A little salt, a little smoke and a lot of fresh air: that’s Speck Alto Adige

Speck Alto Adige IGP is a lightly smoked ham cured in the pure open air, a treatment that gives it an unmistakable appearance and taste. It originates from the merging of two different meat conservation methods: curing, typical of the raw ham of the Mediterranean area, and smoking, typical of Northern Europe. And it owes its special character to its strong ties with its land of origin, South Tyrol: the especially favourable climate of the Alpine valleys plays a key role in the production of speck.

The origins of taste

Speck goes far back in time. The very first documents, mentioning the existence of speck as a product derived from the need to preserve throughout the year the meat of the pigs butchered at Yuletide, date back to 1200. In South Tyrolean history, speck was a farmer’s fare and a source of energy during their long hours of work in the fields. Over time it became one of the main courses for feasts and banquets and today it is still themain ingredient of the South Tyrolean snack served together with bread and wine.

The quality seal

Of the speck produced in South Tyrol, only the products that have passed the severe inspections carried out by the Consortium Speck Alto Adige and by the specialized independent quality control institute INEQ - Istituto Nord Est Qualità, approved by the Italian Ministry, can bear the name "Speck Alto Adige IGP". The inspections are conducted to verify the quality of the meat, the salting of the hams, their light smoking over lightly resinous wood, the curing for at least 22 weeks, the fat to lean ratios, the salt content, their aroma and their balanced and unique taste. Only once it has passed all of these tests can the speck be fire-branded and packaged with the quality seal “Speck Alto Adige PGI” featuring the typical green label.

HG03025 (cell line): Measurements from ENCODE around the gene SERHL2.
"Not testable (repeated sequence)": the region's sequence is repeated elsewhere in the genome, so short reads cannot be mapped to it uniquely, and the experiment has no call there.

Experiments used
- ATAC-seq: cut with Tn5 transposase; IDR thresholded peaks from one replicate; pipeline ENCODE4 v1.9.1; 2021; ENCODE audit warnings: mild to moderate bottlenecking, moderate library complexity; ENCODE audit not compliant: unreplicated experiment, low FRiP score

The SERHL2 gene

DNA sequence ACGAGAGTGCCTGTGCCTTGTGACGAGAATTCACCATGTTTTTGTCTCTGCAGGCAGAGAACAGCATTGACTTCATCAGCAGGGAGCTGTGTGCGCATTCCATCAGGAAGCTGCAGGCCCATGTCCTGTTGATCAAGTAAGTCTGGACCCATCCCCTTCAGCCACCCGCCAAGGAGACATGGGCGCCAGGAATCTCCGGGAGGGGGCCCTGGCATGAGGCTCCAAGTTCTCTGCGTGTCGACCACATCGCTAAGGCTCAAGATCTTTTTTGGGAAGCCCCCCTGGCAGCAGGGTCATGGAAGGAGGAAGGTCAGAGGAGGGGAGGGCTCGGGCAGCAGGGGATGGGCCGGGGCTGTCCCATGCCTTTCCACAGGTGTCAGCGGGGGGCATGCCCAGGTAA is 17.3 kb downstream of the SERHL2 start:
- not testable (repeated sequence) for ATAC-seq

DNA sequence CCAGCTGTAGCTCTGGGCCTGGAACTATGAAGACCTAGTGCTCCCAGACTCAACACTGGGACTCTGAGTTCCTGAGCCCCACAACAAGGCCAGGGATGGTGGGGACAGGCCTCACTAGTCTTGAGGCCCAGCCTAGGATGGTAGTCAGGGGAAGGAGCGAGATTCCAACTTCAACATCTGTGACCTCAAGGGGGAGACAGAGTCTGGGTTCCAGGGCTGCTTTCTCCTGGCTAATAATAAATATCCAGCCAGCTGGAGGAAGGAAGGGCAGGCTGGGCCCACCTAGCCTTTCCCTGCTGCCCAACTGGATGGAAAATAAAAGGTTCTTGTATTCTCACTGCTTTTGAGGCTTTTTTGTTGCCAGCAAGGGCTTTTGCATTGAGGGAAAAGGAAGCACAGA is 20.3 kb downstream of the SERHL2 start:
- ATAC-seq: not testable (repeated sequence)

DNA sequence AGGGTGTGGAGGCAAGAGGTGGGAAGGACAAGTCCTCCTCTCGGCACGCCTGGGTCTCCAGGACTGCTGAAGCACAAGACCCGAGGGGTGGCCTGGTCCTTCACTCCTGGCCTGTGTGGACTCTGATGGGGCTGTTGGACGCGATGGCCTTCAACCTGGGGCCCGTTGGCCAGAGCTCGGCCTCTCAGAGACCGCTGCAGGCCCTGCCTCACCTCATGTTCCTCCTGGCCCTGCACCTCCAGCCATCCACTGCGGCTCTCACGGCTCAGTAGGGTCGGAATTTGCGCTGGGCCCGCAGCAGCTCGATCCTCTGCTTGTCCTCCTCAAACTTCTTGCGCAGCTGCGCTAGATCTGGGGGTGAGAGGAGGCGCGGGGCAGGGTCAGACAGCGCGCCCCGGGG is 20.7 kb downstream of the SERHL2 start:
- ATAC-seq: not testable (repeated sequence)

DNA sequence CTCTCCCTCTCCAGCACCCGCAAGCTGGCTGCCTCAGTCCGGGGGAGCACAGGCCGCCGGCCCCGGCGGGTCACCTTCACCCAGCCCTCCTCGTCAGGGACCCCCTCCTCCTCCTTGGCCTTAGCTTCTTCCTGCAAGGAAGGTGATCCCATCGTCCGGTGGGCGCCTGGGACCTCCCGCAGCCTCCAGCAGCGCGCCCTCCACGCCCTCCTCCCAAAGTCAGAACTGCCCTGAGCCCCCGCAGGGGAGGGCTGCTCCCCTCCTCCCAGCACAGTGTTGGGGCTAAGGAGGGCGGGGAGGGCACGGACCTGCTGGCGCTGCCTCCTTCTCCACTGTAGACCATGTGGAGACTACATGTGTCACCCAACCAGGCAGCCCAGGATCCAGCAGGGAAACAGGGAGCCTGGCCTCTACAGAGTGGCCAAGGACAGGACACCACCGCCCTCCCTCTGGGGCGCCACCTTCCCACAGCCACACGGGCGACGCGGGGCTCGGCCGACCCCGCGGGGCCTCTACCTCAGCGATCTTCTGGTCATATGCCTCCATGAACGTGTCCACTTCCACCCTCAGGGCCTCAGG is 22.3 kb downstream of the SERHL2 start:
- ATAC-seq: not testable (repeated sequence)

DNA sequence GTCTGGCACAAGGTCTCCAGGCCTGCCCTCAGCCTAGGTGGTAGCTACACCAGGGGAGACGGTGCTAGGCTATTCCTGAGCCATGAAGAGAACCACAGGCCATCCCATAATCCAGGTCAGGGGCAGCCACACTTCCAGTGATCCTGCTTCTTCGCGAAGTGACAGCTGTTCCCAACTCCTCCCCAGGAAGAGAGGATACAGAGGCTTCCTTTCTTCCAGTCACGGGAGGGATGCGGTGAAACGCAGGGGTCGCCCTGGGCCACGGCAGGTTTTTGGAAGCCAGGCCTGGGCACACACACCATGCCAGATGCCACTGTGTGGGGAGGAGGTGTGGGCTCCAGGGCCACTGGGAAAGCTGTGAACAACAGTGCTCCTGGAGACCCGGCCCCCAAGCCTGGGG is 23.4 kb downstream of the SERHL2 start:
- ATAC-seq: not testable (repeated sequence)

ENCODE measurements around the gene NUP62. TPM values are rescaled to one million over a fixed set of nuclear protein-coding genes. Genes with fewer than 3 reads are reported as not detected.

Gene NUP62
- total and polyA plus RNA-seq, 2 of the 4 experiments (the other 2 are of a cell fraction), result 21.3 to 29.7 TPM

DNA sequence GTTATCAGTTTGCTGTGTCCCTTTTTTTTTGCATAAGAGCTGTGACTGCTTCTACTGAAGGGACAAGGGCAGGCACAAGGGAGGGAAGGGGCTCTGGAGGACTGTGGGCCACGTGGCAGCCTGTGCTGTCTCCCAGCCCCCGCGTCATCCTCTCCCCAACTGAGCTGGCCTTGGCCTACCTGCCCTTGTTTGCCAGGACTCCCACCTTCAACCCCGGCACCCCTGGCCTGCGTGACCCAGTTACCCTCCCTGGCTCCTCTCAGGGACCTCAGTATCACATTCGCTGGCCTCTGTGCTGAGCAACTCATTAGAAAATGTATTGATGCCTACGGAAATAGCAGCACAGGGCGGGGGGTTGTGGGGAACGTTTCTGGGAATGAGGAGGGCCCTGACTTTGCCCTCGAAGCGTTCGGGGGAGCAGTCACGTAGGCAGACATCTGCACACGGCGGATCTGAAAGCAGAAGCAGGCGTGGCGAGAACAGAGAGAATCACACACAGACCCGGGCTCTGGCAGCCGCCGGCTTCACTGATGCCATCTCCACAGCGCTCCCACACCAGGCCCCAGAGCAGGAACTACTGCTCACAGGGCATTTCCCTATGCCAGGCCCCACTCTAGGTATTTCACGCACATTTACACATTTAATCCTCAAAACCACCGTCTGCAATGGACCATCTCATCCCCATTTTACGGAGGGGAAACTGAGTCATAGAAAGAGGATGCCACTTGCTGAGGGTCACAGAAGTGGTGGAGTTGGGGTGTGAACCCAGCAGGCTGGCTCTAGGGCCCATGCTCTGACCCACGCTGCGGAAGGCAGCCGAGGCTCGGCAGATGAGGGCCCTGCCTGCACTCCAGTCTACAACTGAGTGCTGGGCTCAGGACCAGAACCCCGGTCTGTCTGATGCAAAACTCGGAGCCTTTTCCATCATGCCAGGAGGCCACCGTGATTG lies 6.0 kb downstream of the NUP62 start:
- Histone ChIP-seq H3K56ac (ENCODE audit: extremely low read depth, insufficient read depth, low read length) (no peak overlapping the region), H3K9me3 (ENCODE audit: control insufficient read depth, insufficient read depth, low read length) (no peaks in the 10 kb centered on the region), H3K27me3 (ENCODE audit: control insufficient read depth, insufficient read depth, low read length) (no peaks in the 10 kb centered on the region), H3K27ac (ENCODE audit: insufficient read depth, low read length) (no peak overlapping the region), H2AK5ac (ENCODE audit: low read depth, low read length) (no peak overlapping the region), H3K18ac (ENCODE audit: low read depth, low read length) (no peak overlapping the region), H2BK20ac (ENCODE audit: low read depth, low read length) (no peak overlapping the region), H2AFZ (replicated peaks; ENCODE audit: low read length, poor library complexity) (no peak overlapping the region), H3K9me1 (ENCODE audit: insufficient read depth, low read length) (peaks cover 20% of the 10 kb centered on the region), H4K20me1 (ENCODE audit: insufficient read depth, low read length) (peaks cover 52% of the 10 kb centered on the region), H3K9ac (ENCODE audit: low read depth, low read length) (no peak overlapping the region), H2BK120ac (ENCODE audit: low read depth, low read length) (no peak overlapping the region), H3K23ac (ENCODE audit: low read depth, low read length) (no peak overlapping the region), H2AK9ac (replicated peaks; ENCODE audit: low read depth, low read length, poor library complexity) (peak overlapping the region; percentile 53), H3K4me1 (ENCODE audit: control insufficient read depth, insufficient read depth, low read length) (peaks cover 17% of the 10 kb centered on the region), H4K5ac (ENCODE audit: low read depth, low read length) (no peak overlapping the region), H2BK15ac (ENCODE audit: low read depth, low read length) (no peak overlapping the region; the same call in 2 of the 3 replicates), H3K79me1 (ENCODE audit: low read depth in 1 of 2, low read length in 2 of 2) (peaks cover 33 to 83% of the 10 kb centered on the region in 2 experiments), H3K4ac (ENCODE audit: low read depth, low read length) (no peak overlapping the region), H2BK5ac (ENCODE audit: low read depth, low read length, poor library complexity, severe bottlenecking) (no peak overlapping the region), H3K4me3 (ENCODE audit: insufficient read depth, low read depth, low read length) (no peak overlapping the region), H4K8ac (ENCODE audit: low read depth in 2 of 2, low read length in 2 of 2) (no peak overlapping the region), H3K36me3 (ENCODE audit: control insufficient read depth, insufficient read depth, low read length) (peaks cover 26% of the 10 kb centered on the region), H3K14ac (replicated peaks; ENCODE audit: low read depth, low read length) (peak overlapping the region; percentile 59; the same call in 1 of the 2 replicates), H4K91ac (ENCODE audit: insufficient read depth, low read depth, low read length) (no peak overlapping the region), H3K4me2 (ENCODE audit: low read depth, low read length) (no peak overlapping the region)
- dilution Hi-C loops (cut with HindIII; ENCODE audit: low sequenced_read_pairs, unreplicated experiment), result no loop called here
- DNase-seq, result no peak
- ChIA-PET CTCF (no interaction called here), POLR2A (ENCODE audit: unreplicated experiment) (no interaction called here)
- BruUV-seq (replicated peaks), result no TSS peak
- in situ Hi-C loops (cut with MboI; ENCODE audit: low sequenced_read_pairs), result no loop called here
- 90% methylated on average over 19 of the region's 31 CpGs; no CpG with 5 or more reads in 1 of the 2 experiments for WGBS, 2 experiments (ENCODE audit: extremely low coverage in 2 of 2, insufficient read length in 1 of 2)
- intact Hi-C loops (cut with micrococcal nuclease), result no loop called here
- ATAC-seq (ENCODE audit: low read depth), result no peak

To each one his own speck

Speck Alto Adige IGP is on sale in various packaging sizes in supermarkets, food speciality shops or direct from a butcher. The various packaging formulas have been designed to meet the widest range of needs, from those of a small family to those of large-sized structures such as restaurants or retailers. Speck is thus available as whole hams, smaller ham pieces or pre-sliced, and can be purchased fresh and vacuum-packed.

The markets

The main market for Speck Alto Adige IGP has always been northern Italy, although it is one of South Tyrol’s main export articles towards southern Germany and Austria. The markets of northern Germany, southern Italy, France, Benelux, Switzerland and central/eastern European countries are recently increasing their imports of speck, however. Outside European borders, the United States of America, Japan and other markets where the demand for traditional European quality products is strong are also important channels.

Taste it at its best

Speck Alto Adige IGP is a precious ingredient that can boast many qualities: it has a lot of proteins, it has excellent longevity and can be enjoyed either alone or in combination with other ingredients just as well in South Tyrolean dishes as in modern cuisine recipes. Speck is at its best when eaten in the traditional way, cut into small pieces or thinly sliced and accompanied by a glass of good South Tyrol wine and a piece of Schüttelbrot (typical South Tyrolean rye bread).(photo: EOS/Blickle)

Helpful Advice: Storing and Slicing Correctly
• In a dark, cool place (around 5° C. or 41° F.) or in the refrigerator, vacuum-packed speck will keep for several months. • For the complete opening up of the aroma, it should always be removed from its packaging a few hours before eating. • Speck that has been removed from its packaging may be kept for several weeks in a cloth bag or between two bowls. The cooler and more humid, the softer it remains; while the warmer and drier, the harder the speck becomes. Mold which may form on the surface can simply be wiped away, or else the first slice may be discarded. This does not affect the quality of the product. • Speck should always be sliced against the grain in order to emphasize the tenderness in the mouth. When slicing, one should begin at the edge of the ham, since that is the area that dries out more quickly. • There are the most varied of ways of slicing speck: with or without the crust, by hand or by machine, elegantly and in paper-thin slices, in strips, or diced – each one of these methods leads to a different taste experience.

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